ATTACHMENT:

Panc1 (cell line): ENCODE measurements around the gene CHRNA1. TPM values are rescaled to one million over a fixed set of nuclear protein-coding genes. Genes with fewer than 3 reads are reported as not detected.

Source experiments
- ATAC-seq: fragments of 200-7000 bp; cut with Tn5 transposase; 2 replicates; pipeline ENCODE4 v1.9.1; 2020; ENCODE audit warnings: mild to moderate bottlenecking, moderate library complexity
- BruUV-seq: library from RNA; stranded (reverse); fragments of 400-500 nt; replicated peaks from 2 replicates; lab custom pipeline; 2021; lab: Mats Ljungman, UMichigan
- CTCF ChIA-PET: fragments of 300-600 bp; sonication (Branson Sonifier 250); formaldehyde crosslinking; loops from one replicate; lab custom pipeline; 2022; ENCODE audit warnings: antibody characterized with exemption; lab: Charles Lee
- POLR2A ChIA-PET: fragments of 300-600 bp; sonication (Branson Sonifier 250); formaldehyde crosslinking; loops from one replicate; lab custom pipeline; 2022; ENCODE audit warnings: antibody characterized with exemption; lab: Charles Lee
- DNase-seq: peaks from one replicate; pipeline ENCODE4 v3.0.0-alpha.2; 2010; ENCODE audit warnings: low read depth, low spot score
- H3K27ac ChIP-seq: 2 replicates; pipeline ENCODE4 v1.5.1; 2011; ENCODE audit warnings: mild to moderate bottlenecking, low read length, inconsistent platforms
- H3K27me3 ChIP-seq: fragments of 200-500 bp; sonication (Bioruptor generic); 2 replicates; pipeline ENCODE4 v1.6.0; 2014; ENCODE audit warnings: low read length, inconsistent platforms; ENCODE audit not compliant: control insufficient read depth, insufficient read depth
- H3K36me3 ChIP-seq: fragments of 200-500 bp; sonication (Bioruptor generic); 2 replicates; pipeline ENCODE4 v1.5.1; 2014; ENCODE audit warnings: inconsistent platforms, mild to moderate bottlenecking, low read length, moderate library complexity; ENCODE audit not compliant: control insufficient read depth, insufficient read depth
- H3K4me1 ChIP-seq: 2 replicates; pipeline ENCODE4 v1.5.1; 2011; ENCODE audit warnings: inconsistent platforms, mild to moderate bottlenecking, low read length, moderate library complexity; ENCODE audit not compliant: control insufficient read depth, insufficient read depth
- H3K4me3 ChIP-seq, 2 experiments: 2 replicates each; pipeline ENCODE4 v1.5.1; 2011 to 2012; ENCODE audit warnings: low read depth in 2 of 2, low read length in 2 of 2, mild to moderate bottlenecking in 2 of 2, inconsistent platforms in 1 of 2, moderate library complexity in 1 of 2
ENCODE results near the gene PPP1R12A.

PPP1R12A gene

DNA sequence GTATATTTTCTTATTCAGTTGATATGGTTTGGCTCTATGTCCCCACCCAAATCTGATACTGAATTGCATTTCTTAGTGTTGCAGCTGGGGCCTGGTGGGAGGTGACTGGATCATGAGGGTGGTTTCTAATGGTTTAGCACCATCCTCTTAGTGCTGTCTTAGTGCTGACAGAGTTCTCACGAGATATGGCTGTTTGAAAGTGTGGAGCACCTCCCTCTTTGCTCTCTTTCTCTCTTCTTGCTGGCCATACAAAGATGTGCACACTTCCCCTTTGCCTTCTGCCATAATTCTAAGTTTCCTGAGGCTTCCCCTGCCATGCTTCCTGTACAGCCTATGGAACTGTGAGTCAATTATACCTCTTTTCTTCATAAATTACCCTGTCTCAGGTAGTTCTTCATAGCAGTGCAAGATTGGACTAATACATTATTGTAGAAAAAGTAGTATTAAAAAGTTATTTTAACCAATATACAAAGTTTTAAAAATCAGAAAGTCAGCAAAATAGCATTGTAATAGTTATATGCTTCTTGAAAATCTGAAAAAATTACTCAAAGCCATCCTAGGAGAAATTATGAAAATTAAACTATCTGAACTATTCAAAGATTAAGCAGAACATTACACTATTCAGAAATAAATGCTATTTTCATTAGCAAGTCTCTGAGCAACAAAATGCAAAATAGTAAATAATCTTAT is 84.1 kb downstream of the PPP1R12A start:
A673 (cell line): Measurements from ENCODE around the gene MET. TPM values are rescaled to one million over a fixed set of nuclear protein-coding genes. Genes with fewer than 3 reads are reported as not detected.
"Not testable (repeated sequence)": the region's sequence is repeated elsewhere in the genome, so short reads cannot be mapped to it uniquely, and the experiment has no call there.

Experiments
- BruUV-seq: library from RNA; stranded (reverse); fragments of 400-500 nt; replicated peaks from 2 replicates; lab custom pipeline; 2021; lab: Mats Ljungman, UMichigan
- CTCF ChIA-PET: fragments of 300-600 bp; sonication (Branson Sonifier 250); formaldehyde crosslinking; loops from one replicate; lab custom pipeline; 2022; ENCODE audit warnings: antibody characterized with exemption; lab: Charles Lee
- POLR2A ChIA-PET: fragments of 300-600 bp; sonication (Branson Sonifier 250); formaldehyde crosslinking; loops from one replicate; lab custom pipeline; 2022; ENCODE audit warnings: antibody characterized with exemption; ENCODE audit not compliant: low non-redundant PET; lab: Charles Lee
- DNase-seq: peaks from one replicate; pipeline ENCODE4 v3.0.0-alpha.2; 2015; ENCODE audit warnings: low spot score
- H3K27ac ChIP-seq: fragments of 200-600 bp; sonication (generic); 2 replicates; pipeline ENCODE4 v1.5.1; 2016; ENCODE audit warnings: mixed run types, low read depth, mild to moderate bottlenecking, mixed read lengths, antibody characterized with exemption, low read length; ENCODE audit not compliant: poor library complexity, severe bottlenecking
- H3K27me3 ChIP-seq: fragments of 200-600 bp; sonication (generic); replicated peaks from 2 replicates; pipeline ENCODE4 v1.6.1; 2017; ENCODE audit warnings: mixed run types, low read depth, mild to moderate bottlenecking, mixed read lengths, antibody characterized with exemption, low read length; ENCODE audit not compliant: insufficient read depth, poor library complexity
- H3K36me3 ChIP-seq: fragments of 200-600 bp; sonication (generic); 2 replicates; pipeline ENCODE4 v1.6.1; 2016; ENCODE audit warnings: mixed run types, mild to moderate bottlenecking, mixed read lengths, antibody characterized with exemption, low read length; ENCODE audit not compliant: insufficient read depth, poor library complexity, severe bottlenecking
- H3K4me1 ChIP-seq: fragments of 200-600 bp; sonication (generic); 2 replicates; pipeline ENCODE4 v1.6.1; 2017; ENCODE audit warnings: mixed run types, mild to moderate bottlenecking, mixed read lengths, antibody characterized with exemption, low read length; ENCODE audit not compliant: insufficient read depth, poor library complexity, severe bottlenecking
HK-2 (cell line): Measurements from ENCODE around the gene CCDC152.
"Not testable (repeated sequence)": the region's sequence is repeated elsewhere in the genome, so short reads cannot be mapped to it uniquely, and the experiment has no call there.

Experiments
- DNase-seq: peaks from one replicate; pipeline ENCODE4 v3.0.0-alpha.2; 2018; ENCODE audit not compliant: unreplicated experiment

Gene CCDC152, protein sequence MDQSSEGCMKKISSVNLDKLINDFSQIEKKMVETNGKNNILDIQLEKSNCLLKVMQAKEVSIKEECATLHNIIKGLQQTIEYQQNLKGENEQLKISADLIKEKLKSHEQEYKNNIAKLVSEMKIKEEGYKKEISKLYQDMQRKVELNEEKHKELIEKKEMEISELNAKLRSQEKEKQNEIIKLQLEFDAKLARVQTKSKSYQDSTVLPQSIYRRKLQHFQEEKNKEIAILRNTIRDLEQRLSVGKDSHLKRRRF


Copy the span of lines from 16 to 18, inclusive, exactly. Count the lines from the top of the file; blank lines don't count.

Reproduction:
A673 (cell line): Measurements from ENCODE around the gene MET. TPM values are rescaled to one million over a fixed set of nuclear protein-coding genes. Genes with fewer than 3 reads are reported as not detected.
"Not testable (repeated sequence)": the region's sequence is repeated elsewhere in the genome, so short reads cannot be mapped to it uniquely, and the experiment has no call there.

Experiments